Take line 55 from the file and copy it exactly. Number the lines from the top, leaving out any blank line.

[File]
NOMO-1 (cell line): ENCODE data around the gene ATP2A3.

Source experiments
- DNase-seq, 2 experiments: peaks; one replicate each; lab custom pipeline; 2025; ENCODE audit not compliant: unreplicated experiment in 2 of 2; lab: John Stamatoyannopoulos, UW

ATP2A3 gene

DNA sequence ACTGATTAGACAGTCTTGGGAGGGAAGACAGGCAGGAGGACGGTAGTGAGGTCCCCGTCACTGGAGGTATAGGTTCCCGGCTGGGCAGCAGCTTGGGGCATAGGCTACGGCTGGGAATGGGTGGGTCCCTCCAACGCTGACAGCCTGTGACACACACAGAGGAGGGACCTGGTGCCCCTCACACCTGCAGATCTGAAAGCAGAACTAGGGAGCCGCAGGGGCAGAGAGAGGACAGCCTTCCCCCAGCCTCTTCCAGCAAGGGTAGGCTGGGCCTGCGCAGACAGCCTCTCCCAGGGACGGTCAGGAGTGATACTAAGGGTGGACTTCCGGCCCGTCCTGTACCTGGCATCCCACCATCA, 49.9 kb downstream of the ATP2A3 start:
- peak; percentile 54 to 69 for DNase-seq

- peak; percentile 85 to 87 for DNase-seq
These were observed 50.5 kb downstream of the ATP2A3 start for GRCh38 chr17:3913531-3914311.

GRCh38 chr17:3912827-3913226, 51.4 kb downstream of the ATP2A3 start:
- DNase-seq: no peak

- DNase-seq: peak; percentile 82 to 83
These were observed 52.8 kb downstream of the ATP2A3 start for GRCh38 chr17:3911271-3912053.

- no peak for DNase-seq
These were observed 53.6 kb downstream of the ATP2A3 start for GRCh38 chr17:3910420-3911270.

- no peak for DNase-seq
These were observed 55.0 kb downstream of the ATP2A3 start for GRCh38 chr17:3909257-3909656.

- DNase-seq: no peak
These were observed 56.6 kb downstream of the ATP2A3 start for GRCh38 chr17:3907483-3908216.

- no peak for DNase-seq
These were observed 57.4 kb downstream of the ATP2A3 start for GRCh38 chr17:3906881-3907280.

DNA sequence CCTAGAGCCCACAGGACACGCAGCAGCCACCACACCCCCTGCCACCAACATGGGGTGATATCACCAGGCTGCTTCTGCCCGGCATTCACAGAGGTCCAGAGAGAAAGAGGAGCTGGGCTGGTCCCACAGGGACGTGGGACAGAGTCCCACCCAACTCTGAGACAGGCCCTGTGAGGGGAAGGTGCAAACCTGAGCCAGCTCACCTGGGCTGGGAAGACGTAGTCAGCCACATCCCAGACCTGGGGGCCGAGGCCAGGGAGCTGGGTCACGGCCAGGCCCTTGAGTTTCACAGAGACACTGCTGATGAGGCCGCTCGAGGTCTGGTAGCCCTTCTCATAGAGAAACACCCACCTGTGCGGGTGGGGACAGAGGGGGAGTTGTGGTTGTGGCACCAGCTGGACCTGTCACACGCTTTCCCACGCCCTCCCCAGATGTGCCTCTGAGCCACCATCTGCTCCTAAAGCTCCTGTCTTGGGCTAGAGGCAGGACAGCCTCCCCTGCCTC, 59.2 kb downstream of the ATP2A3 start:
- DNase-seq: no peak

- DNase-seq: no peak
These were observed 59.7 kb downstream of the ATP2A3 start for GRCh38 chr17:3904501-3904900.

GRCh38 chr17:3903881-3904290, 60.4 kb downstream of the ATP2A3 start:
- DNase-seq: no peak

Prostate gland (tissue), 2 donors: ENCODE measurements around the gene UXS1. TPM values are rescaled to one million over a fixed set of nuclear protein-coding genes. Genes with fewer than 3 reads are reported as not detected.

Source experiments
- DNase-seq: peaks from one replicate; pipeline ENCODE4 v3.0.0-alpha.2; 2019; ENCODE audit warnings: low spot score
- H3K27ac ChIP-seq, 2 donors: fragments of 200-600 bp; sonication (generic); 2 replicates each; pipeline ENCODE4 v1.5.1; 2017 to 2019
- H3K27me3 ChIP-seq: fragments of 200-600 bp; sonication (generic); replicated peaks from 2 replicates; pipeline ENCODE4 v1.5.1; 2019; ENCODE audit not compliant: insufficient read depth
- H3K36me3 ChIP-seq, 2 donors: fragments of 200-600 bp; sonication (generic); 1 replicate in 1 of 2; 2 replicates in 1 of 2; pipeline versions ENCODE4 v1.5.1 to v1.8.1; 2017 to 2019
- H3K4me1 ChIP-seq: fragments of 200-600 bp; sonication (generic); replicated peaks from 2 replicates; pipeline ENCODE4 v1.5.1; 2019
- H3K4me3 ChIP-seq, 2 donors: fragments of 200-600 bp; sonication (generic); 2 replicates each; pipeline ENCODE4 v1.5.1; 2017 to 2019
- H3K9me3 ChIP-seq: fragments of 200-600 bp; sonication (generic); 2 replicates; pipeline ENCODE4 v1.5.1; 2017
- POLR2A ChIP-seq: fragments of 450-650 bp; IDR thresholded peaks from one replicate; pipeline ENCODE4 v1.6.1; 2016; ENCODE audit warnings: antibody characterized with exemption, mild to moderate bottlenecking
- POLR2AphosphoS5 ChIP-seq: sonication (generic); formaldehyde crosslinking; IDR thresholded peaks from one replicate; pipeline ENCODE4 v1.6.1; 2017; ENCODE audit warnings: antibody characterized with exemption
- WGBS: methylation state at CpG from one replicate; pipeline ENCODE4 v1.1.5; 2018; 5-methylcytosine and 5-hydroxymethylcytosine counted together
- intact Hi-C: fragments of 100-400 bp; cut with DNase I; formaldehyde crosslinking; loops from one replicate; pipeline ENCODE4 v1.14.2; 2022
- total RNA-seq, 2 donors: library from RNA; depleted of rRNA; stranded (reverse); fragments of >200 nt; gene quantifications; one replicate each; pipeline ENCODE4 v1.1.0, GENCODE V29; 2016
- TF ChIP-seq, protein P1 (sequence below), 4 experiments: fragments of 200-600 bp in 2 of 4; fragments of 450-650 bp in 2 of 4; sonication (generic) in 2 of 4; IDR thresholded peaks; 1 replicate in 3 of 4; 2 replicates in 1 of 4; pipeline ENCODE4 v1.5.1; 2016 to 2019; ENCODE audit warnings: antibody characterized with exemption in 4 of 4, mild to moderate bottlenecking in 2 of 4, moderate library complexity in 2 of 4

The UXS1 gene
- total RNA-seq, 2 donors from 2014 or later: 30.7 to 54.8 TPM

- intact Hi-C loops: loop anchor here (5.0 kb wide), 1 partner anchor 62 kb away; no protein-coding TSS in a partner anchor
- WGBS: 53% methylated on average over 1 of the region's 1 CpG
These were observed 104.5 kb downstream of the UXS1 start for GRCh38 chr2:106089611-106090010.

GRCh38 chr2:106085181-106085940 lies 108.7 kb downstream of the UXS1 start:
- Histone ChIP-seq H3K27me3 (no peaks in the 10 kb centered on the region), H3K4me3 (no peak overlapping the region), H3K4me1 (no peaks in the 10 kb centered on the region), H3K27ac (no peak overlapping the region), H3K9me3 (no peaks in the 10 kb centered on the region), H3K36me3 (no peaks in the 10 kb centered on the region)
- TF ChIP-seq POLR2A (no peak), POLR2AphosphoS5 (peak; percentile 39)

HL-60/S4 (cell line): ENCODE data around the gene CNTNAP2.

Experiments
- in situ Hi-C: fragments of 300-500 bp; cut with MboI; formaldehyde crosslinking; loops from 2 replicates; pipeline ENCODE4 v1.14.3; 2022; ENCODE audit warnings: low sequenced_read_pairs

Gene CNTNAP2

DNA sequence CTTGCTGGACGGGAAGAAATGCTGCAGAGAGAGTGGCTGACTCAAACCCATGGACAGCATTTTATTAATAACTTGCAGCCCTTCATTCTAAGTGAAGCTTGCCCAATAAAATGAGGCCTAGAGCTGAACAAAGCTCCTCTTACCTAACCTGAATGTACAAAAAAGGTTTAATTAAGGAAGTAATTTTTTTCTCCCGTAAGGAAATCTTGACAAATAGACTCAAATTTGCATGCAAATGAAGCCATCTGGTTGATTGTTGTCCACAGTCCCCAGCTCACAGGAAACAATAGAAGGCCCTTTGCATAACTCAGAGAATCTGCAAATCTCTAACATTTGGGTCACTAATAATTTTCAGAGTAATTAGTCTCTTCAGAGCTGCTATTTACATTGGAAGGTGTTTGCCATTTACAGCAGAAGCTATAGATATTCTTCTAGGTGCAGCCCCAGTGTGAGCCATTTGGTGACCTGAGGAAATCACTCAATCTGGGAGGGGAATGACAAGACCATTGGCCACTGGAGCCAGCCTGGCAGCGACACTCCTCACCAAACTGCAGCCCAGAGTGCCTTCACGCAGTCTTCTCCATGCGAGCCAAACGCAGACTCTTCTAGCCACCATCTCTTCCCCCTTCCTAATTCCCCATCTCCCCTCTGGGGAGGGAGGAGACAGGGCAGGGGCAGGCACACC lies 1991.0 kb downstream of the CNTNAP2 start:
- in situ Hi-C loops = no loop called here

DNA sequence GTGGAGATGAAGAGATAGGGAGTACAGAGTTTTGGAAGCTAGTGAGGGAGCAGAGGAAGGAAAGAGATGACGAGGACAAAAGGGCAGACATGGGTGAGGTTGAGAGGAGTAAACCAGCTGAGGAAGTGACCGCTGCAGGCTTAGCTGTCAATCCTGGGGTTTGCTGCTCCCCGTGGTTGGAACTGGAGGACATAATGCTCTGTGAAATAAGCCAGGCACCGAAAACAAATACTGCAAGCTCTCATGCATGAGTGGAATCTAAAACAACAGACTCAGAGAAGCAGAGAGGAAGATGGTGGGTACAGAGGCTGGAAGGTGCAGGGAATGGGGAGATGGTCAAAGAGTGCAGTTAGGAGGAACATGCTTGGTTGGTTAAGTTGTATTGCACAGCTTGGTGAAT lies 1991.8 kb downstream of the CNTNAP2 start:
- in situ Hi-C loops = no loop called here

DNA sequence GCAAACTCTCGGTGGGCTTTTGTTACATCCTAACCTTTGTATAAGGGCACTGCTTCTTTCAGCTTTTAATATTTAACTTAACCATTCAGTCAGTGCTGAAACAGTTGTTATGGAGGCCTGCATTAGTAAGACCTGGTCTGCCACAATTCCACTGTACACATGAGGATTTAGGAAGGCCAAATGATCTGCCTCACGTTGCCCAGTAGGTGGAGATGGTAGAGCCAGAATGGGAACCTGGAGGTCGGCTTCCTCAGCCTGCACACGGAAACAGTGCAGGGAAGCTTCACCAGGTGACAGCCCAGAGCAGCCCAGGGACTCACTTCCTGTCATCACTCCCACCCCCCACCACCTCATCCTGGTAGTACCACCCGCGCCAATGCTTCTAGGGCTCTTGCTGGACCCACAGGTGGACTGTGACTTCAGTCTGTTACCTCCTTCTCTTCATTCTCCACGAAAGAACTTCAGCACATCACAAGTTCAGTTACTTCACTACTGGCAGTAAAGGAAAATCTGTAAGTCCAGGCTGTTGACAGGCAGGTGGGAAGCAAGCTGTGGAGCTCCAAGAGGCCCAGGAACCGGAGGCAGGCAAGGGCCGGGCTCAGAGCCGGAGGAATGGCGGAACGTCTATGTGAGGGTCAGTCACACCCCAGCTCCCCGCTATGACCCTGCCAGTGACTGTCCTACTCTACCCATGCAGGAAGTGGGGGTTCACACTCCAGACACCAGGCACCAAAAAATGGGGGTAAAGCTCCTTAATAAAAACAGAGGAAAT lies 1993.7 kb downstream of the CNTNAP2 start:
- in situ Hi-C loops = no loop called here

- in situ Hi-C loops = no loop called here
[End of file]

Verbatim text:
- in situ Hi-C loops = no loop called here